GitHub Copilot AI Lets Developers Take A Back Seat As The Machine Writes Its Own Code
I have only dabbled in programming, and from my limited experience, I can appreciate that really good coding is an art form that not everyone possesses. Whether I have it or not, I can't say—I've never dived too deeply into programming to find out. If I ever do, Microsoft's new GitHub Copilot might prove to be a boon.
What exactly is Copilot? It is an AI pair programmer that helps coders hammer out lines and functions faster and with less work, especially with the more mundane stuff. Developed in collaboration with OpenAI, an AI researcher company co-founded by Elon Musk and backed by Microsoft (by way of a $1 billion investment
in 2019), Copilot taps into the power of artificial intelligence to help write code.
It is based on OpenAI
Codex and trained on billions of lines of publicly available source code, and also natural language. It does not have the capability to write perfect code (if such a thing exists), but it understands different programming languages as well as human languages, and adapts to your coding style, suggesting individual lines and whole functions as you program.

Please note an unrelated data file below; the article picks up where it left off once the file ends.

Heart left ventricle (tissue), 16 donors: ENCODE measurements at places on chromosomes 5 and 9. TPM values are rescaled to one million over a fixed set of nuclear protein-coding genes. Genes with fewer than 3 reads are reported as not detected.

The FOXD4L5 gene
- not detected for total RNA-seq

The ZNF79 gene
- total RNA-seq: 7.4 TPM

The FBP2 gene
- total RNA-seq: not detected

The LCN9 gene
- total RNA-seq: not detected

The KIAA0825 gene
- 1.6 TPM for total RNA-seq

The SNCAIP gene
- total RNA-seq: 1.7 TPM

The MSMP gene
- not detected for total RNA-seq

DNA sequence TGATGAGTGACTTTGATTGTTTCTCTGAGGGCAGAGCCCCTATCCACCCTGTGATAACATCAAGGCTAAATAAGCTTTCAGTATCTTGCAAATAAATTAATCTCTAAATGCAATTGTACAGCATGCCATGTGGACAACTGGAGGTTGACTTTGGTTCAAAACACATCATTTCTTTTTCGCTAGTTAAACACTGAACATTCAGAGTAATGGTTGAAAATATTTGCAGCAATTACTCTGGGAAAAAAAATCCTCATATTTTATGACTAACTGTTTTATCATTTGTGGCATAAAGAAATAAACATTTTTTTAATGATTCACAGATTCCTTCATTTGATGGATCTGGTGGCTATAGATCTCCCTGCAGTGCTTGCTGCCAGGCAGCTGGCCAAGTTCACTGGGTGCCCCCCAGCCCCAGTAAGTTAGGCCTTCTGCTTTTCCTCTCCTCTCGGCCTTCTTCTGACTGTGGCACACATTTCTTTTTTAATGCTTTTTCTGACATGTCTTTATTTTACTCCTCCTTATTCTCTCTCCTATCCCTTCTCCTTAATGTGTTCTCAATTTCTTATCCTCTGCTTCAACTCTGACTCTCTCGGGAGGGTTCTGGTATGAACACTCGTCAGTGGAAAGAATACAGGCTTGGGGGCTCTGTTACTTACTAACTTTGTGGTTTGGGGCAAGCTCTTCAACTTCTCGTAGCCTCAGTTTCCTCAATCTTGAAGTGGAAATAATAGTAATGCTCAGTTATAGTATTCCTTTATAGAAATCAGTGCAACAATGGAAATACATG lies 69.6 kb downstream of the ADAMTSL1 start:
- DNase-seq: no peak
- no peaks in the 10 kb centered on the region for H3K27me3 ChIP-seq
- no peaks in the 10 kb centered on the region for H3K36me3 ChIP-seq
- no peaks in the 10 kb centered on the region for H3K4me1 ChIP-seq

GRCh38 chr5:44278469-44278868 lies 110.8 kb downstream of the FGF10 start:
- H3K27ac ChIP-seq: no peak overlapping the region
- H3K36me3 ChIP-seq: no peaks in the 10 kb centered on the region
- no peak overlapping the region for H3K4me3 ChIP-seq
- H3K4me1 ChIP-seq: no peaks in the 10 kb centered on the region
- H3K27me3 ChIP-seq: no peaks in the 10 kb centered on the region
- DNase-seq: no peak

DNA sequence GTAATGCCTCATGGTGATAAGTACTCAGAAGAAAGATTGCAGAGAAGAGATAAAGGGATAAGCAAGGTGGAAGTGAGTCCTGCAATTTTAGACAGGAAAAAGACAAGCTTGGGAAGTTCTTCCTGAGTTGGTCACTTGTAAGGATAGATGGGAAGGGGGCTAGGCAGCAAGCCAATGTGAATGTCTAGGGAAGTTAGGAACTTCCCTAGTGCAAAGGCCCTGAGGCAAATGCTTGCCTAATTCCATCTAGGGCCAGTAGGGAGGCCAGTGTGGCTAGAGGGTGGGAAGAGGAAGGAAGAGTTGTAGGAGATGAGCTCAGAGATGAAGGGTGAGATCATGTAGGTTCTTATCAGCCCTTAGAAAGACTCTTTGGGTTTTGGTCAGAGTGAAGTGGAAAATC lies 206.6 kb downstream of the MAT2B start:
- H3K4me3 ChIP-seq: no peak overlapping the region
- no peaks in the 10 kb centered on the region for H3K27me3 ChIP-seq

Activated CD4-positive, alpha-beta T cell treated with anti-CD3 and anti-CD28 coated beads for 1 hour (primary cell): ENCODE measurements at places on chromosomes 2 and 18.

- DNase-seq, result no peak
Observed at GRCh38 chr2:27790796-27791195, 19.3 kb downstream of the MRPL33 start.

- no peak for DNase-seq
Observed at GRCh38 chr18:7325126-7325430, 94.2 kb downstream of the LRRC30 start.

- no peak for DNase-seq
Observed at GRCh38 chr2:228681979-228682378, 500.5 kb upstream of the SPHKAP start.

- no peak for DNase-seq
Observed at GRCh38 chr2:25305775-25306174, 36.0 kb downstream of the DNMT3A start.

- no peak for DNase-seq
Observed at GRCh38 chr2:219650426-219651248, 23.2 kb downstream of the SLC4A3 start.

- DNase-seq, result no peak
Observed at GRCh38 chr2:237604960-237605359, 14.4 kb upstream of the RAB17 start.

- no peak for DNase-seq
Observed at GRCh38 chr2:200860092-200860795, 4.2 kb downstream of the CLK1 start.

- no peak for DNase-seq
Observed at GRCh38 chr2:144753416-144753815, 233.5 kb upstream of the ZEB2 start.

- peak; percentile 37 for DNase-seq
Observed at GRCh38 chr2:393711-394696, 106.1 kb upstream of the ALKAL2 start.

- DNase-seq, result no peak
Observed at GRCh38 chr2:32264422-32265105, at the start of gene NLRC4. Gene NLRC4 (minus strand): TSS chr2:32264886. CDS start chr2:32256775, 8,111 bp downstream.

"GitHub Copilot understands significantly more context than most code assistants. So, whether it’s in a docstring, comment, function name, or the code itself, GitHub Copilot uses the context you’ve provided and synthesizes code to match. Together with OpenAI, we’re designing GitHub Copilot to get smarter at producing safe and effective code as developers use it," Microsoft explains.
The new GitHub Copilot service
It can also show a list of alternative coding solutions, based on what you are trying to accomplish. Programmers can choose to accept, reject, or manually edit those suggestions, and as time goes on, Copilot is supposed to adapt to the edits that have been made. Does it work well, though? Microsoft claims it does.
"We recently benchmarked against a set of Python functions that have good test coverage in open source repos. We blanked out the function bodies and asked GitHub Copilot to fill them in. The model got this right 43 percent of the time on the first try, and 57 percent of the time when allowed 10 attempts. And it’s getting smarter all the time," Microsoft says.
One thing to note is that Copilot does not actually test the code it generates and suggests, so the output might not compile or run. It is also works with limited context—a few hundred lines at a time. So it is a copilot that is not yet ready to fly solo, but can potentially help you navigate the programming skies.
"While we are working hard to make GitHub Copilot better, code suggested by GitHub Copilot should be carefully tested, reviewed, and vetted, like any other code. As the developer, you are always in charge," Microsoft says.
Still, this is impressive stuff, and it is based on "start-of-the-art AI hardware." Anyone interested in kicking the tires can sign up to join the wait-list for a technical preview within the Visual Studio Code editor.